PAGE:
Labour ‘Pluralists’ Reach out to Liberal Democrats.
A new cross-party group will be set up by senior Labour figures tomorrow in an attempt to heal the party’s rift with the Liberal Democrats and open the door to Lib-Lab co-operation in another hung parliament.
Labour for Democracy will try to build bridges with other progressive parties, including the Greens. But it will reach out to Nick Clegg’s party, with whom relations were stretched to breaking point when he took the Lib Dems into coalition with the Conservatives in 2010.
Although the launch was planned before last week’s Leveson report on press regulation, it is timely because Ed Miliband and Mr Clegg have backed the inquiry’s call for a new system
For good measure the Greens are added to the ‘progressive’ list.
The background is Labour for Democracy’s analysis of how ‘pluralism’ can further ‘progressive goals’.
Support for progressive values and policies is not restricted to a single political party, as shown by our new analysis of polling data. A real desire to see progressive change means working with supporters of other political parties.’
‘Pluralism is simply a commitment to work with others, including members and supporters of other political parties if that increases our chances of achieving progressive change. While Labour values are most strongly supported by Labour voters, many supporters of other parties also share some of our values. No party today speaks exclusively for progressive opinion; none will do so in the fut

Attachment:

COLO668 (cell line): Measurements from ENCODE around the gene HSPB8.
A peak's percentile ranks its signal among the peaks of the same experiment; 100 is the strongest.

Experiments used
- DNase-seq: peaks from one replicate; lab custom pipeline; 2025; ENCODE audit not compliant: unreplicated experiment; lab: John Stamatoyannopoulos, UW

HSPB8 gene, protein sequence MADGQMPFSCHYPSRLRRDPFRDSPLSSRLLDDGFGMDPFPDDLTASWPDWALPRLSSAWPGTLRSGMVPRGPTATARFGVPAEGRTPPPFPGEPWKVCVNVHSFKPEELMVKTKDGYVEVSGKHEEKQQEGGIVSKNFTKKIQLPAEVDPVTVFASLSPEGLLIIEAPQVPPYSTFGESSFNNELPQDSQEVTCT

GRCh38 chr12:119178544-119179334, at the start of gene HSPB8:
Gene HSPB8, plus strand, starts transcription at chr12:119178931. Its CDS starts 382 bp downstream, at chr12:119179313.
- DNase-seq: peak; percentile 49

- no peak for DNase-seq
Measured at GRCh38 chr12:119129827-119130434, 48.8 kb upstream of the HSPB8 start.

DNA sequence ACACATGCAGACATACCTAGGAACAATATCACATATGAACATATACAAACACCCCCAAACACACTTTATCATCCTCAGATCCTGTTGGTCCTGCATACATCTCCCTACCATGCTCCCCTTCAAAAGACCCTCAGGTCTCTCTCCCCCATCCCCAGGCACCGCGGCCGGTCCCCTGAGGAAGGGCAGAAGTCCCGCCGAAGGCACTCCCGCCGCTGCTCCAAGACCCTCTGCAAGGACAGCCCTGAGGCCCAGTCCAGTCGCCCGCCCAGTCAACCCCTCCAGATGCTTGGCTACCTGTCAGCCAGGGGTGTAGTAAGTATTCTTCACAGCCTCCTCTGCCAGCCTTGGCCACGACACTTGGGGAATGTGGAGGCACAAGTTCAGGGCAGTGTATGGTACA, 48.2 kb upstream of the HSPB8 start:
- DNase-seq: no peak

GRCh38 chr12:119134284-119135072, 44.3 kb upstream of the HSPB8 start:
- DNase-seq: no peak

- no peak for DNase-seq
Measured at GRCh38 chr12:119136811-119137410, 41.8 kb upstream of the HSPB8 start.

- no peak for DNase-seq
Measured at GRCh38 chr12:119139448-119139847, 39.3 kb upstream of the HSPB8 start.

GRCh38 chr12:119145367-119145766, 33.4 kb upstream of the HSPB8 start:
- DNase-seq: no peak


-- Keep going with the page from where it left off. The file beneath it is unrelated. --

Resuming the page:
“All Labour members will work hard for every Labour vote. But whether we win the outright majority we seek, or end up with a hung Parliament, the change Britain needs will require the support of all who share our key values. Existing structures encourage tribalism, but Labour’s history has often been of working with others for progressive goals – in trades unions, community organisations, solidarity movements and defending the environment. Some of the changes we are proudest to claim – the NHS, the welfare state and devolution – would not have happened without the support of people outside the Labour movement. At a time when old allegiances to political parties are breaking down, yet organisations like 38 degrees are mobilising active and effective support, we need that approach more than ever.’
The launch of Labour for Democracy on 4 December is an attempt to break down tribal sectarianism and promote a pluralist culture within the Labour movement. The focus is not on coalitions or cross-party deals, but on finding ways of delivering what progressive voters want. We’ve already shown that, in the main, past Lib Dem voters hold similar values to Labour’s, and quite different to most Tory voters. It’s also clear that, despite the failures of the coalition, the public still generally want politicians to work together when they can, rather than exaggerate their differences.
The launch of this initiative has met instant hostile reaction.
Labour First have condemned the creation of the new “Labour for Democracy” group within the party, which according to the Independent will “will try to build bridges with other progressive parties, including the Greens” and “will reach out to Nick Clegg’s party, with whom relations were stretched to breaking point when he took the Lib Dems into coalition with the Conservatives in 2010.”
The Independent reports that the Group is “an attempt to heal the party’s rift with the Liberal Democrats and open the door to Lib-Lab co-operation in another hung parliament.”